Failing To Get An Inspection

What many people forget is that classic cars are technically used vehicles. You’ll need to treat them as such, regardless of how much they might have been restored. Part of that involves getting a pre-purchase inspection done by a professional mechanic.

Despite how obvious this might be, it’s something that quite a few people overlook. When you’re doing so, you’ll mainly be making sure that the vehicle is road-ready. There can be multiple aspects and factors involved in this, many of which you wouldn’t see with a test drive.

Even if you’re a professional mechanic, it’s worth getting in someone else to get a second opinion. You can never be too safe, after all. There are multiple firms you can hire to check this, too, if you want to go that route.

Most sellers shouldn’t have a problem with this, provided they’re positive that there aren’t any issues. If they continue to object, it could be worth passing on the vehicle.

Not Checking The VIN

How valuable a classic car is can depend on quite a few things. Perhaps the most notable are the parts themselves and whether or not everything’s original. You’ll want to make sure that everything is as authentic as possible. How do you do that?

By checking the vehicle’s identification number (VIN), which is typically between five and 17 characters long. That number is typically stamped in several places around the car. The most notable of these will be on the engine.

It could be manually stamped or engraved onto several other places on the vehicle, although they can range from car to car. You’ll need to check each of these individually to make sure that these match up. If they do, then everything is original.

There’ll be many times where they won’t, however. In these cases, you can be sure that there’s been some work done on the vehicle. That’s not too rare with classic cars, although it could reduce its overall value.

That’s something that you’ll need to keep in mind before buying.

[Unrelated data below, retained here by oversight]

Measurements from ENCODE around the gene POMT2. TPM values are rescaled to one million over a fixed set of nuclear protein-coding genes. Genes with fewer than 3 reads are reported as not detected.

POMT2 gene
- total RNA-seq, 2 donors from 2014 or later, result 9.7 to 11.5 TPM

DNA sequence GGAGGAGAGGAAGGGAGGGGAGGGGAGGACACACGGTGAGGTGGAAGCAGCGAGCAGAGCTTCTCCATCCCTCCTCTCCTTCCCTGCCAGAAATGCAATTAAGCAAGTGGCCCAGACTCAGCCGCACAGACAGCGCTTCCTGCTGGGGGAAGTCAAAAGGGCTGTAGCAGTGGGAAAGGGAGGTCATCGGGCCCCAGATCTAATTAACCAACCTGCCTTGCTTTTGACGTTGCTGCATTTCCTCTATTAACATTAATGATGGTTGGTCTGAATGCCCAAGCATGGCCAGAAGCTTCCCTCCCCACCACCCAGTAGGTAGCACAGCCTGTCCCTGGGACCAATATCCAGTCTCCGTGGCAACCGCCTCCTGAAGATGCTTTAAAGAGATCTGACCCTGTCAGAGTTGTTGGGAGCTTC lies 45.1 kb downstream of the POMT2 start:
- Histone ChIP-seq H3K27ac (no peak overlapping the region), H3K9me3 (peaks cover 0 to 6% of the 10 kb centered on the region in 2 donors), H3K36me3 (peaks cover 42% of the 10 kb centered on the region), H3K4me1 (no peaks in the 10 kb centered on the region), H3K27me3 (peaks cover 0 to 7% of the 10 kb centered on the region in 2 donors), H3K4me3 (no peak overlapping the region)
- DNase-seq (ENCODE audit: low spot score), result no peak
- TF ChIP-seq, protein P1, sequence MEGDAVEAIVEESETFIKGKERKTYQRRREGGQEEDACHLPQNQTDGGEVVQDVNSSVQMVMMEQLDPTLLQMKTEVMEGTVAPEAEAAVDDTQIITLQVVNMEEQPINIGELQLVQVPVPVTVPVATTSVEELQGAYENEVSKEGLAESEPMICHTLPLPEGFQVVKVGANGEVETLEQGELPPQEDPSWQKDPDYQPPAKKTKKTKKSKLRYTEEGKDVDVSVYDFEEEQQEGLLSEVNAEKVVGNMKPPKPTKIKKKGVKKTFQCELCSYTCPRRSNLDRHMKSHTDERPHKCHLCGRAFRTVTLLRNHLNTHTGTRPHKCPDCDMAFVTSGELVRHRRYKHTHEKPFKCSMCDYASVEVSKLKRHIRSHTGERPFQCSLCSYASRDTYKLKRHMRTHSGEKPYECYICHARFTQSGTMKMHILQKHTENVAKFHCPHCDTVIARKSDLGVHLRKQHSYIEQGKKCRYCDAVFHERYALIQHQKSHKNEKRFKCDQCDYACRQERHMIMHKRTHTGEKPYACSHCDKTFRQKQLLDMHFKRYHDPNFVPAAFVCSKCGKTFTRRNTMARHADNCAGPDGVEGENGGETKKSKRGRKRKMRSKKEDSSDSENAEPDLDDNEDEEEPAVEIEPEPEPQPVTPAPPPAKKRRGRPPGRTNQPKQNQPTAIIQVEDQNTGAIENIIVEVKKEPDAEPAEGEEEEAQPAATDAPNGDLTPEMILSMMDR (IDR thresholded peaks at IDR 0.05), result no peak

Is Buying A Classic Car Worth It?

Buying and selling classic cars has been a popular pastime for many people for quite some time. If you haven’t been involved in this before, or haven’t owned one of the vehicles, you might wonder whether or not it’s worth it.

There’s a lot of money involved, after all. It could be much more beneficial than you’d think, as classic cars can offer a wealth of advantages. Though some are obvious, a few aren’t. The more notable of these are:

  • They can give you a much better driving experience.
  • They can be a lucrative long-term investment.
  • It can be fun to work on your vehicle.
  • There are clubs and associations focused on classic vehicles that you can join once you buy.

With those in mind, it can be hard not to want to buy a classic car.

Wrapping Up

There are quite a few reasons why you might want to buy a classic car. That doesn’t mean that you should get the first one you come across, however. You’ll need to make sure that everything is above board and that you’re getting exactly what you want.

A lot of money can be involved in the purchase, so you’ll want to make sure that you’re spending it wisely. Keeping all of the above will be a large part of this. It’s also worth keeping in mind that if a deal seems too good to be true, then it probably is.

By avoiding each of the above mistakes, you shouldn’t have much of a problem getting the classic car of your dreams.